“The impetus for the book was extremely personal and slightly self indulgent if I’m honest. I’ve found a home but I wanted to know why I’d failed so badly in London when it had all the elements - friends, community, our stuff, but also, and this sounds slightly morbid, I’m conscious I don’t have children and one day the house that I live in now which is very old and has a lot of stairs and is on a steep four acre plot full of pigs and chickens, is a very physical house to live in. It needs a lot of work. I love that - every morning I’m up at dawn schleping things and shovelling things and that’s what makes me happy but even though I make every effort to stay as fit and healthy as I can, the day will come when I can’t walk around with a 25 kilo sack of pig food on my back, and I want to pre-empt fate and go ‘right I’m going to create the perfect house that I really want to be in and build’. But my big scary worry is I could build the house that’s in my head - it’s beautiful, off-grid, single storey, very simple, it’s lovely - but what if it’s not a home?
“So I started thinking I want to find out what it is, how do other people make a home, and what do other people consider makes them feel at home? My original thought was I would talk to people and come up with The Humble Theory of What Makes a Home, as if I were qualified [she laughs].
“I started talking to people, someone who lives on a boat, somebody who’s lost their home through fire, somebody who’s lived in the same place all their lives, and as I started to go and meet these people, I realised that I didn’t need to come up with some cod theory - their stories were so strong and so extraordinary and each of them was unique and I changed the subtitle from ‘what makes a home?’ to ‘stories of home’ and that’s what it is.
“Through those stories and the extraordinary generosity of people who invited me into what is your most personal space, they helped me unpick what it was about that house in London. And I realised my expectations of that house were totally unrealistic. I wanted that house to make London feel like home but I’d already mentally left. London wasn’t my home any more. Those conversations helped me understand that actually a home isn’t just your building, it’s wider than that and it’s mulit-faceted and multi-layered, but most importantly it’s unique to you. There is no blueprint.”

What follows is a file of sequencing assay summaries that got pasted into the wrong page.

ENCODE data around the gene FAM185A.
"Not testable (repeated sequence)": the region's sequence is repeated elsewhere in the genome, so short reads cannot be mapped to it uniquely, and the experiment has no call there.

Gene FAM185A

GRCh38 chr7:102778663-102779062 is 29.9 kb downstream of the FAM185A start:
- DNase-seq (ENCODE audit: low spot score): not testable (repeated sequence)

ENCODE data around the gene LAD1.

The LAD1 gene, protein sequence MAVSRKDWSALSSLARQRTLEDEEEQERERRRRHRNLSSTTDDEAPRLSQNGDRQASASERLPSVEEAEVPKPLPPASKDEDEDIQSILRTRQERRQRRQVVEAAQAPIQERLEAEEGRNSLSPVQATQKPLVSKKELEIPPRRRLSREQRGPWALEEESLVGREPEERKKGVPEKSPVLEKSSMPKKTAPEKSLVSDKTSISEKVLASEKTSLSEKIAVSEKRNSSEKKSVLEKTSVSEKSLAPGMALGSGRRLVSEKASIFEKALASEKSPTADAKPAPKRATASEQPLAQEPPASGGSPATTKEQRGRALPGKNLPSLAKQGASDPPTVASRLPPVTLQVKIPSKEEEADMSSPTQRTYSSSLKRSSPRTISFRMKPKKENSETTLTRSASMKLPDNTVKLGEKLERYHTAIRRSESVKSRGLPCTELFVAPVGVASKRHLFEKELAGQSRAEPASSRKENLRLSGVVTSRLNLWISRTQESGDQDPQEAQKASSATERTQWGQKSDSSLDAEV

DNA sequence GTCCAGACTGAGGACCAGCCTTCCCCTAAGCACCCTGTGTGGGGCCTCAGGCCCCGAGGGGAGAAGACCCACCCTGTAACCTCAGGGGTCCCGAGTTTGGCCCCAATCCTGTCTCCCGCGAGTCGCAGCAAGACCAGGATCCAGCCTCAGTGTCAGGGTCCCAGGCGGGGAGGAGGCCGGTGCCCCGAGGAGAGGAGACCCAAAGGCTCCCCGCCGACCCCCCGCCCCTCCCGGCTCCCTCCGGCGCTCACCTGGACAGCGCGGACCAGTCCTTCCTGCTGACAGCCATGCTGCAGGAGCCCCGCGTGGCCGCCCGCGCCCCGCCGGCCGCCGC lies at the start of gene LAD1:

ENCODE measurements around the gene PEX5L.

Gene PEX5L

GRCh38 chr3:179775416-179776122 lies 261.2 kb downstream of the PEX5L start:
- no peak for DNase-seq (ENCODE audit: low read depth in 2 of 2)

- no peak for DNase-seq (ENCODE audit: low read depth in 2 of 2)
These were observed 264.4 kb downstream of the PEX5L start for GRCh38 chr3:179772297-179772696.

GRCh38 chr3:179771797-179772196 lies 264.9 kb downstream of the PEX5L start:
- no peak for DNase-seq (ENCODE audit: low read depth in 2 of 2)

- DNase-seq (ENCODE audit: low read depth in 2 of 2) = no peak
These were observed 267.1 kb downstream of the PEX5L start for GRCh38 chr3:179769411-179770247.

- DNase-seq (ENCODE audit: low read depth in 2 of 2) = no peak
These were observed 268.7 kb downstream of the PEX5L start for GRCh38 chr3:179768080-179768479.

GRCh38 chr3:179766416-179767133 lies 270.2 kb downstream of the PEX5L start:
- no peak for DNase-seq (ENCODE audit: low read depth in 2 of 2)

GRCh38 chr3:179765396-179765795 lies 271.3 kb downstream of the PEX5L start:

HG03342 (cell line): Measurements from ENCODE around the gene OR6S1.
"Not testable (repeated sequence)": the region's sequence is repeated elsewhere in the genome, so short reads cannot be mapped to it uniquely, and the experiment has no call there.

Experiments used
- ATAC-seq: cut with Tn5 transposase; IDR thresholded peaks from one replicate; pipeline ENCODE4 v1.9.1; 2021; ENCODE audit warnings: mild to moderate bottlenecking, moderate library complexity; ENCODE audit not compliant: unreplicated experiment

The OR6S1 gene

As Humble says, the stories in the book demonstrate what makes a home, and it can be anything to an ancestor’s gold tooth and a stuffed duck stashed in the attic to being hefted to a locale for nomadic Travellers, to being the recipient of kindness for a Syrian refugee.
Humble’s gift is for talking to people, which is why the book is packed full of their stories, and she favours the old school face to face method whenever possible, something she puts down to her career background.
“I never planned to be on telly. I was a researcher, and that’s what I love. I still think I’m a researcher. I just stand in a different place when we’re filming,” she laughs. “I’m basically just bloody nosey, but I’ve always loved finding out about people. When I first started my career in the late 1980s and if you wanted to find out about something you had to phone somebody up, properly speak to them, and then go and see them and write notes, and I still do that, I haven’t really embraced the new way of doing things. Of course Google or the internet are an amazing resource but nothing beats actually just talking to somebody face to face.”
Scottish readers will be gratified to hear that north of the Border features a lot in Where the Hearth is in the form of not one but three crofts in Shetland, and Glen Artney makes an appearance in space as the favourite running route for astronaut Tim Peake, programmed into the space station’s treadmill as he jogs.